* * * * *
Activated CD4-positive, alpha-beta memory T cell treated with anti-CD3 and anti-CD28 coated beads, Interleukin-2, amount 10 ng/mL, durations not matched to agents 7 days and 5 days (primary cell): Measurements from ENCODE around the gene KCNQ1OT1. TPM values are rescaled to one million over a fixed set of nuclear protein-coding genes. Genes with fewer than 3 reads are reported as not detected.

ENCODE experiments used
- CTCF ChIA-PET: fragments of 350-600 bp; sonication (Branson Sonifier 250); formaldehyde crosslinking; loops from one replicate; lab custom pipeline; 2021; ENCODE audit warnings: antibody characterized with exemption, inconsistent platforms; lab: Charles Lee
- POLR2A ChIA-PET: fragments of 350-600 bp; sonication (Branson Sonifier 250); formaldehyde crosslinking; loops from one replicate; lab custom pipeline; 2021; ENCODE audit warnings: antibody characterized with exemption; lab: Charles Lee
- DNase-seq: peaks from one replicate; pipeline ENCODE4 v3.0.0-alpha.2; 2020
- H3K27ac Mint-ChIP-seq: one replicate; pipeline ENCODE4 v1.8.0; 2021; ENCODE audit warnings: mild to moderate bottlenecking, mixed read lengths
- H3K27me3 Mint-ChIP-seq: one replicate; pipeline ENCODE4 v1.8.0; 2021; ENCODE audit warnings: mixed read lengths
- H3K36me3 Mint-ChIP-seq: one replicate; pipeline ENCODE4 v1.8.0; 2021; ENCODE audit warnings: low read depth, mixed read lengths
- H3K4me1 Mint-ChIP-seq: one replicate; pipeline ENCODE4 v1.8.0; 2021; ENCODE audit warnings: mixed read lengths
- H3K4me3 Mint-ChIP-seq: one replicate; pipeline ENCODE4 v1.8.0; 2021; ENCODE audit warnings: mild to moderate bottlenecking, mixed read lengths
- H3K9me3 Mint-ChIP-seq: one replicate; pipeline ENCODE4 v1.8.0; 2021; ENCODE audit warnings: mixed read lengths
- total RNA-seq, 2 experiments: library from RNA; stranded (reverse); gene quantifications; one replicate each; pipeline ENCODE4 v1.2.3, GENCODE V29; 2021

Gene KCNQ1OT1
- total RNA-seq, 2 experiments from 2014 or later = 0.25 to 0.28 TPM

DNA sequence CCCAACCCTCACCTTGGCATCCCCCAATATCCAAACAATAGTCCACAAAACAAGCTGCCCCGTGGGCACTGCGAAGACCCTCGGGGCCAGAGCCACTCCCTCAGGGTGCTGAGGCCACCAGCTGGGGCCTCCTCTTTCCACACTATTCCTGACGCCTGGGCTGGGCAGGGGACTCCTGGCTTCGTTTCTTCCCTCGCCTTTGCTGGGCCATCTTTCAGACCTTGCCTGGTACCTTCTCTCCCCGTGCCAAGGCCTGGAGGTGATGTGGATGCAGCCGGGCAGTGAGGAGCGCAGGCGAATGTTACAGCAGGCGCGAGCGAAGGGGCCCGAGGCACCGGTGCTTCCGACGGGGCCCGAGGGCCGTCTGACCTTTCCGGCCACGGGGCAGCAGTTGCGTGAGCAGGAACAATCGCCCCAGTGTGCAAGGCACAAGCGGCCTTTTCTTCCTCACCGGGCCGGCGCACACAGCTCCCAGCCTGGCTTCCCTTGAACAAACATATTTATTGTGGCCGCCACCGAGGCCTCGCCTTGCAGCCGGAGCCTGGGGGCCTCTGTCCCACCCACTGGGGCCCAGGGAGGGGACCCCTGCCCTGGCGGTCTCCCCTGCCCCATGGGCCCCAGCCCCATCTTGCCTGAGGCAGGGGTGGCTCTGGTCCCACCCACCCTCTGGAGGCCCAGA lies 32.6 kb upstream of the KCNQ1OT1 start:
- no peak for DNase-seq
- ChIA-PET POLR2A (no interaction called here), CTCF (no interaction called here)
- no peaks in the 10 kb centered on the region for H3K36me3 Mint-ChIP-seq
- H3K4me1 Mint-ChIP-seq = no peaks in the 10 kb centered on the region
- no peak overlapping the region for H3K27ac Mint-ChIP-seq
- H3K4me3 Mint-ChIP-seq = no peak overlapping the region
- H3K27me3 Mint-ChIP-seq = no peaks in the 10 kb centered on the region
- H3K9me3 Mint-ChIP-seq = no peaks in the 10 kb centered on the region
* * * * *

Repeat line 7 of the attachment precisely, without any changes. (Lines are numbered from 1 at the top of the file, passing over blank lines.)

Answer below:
- H3K27me3 Mint-ChIP-seq: one replicate; pipeline ENCODE4 v1.8.0; 2021; ENCODE audit warnings: mixed read lengths